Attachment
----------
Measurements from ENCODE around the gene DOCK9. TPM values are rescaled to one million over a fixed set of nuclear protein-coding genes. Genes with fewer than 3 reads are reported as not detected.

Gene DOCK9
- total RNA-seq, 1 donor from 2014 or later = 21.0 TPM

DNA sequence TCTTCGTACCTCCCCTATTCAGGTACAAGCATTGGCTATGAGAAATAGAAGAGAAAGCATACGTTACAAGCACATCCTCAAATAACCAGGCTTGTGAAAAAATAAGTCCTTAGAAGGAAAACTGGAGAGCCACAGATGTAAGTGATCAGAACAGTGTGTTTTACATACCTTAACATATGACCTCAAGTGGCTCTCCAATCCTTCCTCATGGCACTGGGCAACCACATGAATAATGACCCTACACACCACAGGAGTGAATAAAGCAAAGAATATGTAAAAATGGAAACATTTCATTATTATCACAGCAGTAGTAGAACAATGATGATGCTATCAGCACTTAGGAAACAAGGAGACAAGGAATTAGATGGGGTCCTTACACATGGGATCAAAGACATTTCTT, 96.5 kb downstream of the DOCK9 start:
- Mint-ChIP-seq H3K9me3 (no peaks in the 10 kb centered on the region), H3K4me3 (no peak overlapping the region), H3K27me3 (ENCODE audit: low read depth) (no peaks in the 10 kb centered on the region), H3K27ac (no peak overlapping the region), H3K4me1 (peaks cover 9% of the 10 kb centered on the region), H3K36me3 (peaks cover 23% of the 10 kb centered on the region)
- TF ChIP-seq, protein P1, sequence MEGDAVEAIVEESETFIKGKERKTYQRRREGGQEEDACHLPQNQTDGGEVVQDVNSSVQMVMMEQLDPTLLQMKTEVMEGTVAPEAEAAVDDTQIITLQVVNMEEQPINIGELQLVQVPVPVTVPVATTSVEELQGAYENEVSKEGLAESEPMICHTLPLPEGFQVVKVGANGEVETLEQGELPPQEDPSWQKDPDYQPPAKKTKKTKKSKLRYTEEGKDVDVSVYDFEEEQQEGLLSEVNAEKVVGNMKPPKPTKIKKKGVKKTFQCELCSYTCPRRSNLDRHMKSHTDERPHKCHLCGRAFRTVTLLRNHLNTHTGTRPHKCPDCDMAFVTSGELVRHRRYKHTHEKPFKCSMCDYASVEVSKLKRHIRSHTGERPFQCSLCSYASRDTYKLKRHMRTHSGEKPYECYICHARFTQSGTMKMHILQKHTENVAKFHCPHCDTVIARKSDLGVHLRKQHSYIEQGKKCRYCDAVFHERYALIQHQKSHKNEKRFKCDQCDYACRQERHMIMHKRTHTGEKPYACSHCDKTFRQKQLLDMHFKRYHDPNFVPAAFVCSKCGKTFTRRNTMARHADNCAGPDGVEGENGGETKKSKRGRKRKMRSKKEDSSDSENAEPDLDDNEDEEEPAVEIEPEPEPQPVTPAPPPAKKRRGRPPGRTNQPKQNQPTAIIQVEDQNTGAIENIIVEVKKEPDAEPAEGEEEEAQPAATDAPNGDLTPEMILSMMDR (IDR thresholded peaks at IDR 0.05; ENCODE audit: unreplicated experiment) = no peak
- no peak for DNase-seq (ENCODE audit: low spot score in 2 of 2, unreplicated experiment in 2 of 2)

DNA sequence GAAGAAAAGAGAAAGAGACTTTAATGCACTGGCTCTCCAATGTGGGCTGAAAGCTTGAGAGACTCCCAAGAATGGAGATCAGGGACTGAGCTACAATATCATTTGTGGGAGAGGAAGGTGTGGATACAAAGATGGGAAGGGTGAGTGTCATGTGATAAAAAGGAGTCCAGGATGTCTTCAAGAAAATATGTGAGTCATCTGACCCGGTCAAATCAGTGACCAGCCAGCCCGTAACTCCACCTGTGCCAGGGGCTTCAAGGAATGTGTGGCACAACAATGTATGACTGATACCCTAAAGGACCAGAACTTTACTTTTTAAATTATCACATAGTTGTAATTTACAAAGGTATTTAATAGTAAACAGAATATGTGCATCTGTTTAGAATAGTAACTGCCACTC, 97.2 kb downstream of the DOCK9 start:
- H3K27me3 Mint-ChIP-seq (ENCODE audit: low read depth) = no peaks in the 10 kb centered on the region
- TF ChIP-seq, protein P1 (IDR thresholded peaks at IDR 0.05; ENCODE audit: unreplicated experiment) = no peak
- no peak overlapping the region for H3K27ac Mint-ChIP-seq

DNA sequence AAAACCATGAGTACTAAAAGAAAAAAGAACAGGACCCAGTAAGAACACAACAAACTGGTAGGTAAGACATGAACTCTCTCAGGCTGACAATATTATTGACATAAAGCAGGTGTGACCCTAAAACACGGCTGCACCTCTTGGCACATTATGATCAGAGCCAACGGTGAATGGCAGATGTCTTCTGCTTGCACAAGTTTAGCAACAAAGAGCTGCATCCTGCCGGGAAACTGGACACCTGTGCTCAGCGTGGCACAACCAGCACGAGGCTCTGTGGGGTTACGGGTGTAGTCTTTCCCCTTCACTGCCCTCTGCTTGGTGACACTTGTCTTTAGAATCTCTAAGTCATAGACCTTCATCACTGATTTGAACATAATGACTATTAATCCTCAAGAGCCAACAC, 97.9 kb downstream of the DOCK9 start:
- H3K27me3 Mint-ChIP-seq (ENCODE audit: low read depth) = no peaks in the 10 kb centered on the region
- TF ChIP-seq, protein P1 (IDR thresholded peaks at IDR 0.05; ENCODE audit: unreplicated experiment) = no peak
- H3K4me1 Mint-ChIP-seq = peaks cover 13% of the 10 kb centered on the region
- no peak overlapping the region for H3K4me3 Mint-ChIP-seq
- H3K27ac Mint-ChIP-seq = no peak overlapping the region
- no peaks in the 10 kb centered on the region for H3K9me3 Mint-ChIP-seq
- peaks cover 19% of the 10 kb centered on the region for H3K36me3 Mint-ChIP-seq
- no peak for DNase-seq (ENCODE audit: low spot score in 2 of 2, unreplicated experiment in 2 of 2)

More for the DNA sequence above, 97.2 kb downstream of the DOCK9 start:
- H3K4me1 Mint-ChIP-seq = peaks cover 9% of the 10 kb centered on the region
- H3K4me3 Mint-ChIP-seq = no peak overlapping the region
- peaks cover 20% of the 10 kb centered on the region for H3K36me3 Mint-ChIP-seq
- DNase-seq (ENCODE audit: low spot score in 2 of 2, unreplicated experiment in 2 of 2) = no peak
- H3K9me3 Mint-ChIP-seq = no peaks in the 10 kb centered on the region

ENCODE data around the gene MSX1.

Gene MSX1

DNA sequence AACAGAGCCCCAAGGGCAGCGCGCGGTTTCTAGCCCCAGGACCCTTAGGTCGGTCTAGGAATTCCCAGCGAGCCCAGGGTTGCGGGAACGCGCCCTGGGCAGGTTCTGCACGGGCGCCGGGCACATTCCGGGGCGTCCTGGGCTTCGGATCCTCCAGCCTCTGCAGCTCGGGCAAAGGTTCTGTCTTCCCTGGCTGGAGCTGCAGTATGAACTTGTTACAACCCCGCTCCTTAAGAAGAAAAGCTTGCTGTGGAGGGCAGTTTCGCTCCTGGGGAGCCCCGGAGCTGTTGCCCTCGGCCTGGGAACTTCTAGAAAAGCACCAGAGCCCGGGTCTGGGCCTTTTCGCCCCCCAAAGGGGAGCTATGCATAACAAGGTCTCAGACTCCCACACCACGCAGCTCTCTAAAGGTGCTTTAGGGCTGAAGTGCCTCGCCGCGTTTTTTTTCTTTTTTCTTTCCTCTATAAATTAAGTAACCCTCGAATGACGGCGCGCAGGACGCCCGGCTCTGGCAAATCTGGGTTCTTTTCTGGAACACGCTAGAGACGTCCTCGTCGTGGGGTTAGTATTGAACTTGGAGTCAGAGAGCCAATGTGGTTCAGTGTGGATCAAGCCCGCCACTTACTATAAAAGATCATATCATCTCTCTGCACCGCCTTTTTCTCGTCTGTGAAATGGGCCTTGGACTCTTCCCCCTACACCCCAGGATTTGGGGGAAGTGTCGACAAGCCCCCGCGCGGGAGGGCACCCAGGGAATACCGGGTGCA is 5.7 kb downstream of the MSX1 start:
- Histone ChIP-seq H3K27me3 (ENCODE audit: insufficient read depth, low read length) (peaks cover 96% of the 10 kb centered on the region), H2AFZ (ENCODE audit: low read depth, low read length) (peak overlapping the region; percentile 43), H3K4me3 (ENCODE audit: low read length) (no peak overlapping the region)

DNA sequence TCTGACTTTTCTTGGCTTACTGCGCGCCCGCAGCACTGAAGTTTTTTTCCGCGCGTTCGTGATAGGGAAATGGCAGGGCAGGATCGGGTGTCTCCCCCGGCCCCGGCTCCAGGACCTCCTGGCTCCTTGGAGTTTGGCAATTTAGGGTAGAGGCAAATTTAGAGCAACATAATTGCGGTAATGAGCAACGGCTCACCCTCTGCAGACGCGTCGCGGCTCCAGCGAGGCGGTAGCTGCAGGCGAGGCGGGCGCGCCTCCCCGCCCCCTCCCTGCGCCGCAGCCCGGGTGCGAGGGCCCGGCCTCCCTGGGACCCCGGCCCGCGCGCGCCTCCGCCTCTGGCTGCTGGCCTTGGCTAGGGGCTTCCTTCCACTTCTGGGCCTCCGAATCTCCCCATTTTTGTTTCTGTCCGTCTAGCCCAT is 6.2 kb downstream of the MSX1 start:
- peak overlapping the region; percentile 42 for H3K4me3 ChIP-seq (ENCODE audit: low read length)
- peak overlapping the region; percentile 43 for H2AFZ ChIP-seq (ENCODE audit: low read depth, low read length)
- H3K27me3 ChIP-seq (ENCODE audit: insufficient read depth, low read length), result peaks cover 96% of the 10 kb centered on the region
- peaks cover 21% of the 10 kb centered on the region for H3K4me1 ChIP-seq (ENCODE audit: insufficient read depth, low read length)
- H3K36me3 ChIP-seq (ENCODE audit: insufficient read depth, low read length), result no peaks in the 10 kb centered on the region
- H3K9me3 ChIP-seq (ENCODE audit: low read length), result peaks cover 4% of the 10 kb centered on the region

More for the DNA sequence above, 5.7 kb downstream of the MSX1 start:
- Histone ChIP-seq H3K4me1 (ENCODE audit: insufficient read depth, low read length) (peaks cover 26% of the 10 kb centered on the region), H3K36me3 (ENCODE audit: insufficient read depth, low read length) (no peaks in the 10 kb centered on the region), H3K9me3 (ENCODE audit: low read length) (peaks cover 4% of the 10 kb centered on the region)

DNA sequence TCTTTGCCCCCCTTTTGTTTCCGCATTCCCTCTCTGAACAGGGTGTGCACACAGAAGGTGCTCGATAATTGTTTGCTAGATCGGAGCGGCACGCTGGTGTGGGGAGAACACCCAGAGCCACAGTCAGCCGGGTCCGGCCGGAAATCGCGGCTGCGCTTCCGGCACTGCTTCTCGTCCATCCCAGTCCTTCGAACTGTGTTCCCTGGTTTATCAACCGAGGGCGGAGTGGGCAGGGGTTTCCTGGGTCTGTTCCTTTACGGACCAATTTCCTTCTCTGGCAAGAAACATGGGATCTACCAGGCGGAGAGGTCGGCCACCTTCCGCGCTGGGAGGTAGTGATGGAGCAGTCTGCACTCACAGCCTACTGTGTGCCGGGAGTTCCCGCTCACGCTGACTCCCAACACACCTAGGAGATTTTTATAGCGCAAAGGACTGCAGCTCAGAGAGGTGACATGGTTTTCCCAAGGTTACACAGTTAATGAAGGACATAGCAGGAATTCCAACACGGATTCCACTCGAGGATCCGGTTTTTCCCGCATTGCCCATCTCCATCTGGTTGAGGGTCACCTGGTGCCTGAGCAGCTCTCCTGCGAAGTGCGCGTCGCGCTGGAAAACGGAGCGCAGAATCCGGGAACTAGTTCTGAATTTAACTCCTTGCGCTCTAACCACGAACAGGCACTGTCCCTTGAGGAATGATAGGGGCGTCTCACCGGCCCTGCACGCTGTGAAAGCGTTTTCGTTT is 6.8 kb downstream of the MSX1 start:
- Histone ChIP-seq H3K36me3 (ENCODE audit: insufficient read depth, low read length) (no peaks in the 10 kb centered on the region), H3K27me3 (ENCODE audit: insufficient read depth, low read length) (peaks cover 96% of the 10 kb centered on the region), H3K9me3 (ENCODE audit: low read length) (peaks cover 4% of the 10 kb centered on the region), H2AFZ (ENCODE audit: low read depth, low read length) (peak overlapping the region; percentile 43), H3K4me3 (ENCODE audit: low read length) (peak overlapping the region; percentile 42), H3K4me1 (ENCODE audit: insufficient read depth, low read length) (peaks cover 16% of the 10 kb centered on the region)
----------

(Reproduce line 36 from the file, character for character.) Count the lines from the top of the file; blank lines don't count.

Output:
- H3K36me3 ChIP-seq (ENCODE audit: insufficient read depth, low read length), result no peaks in the 10 kb centered on the region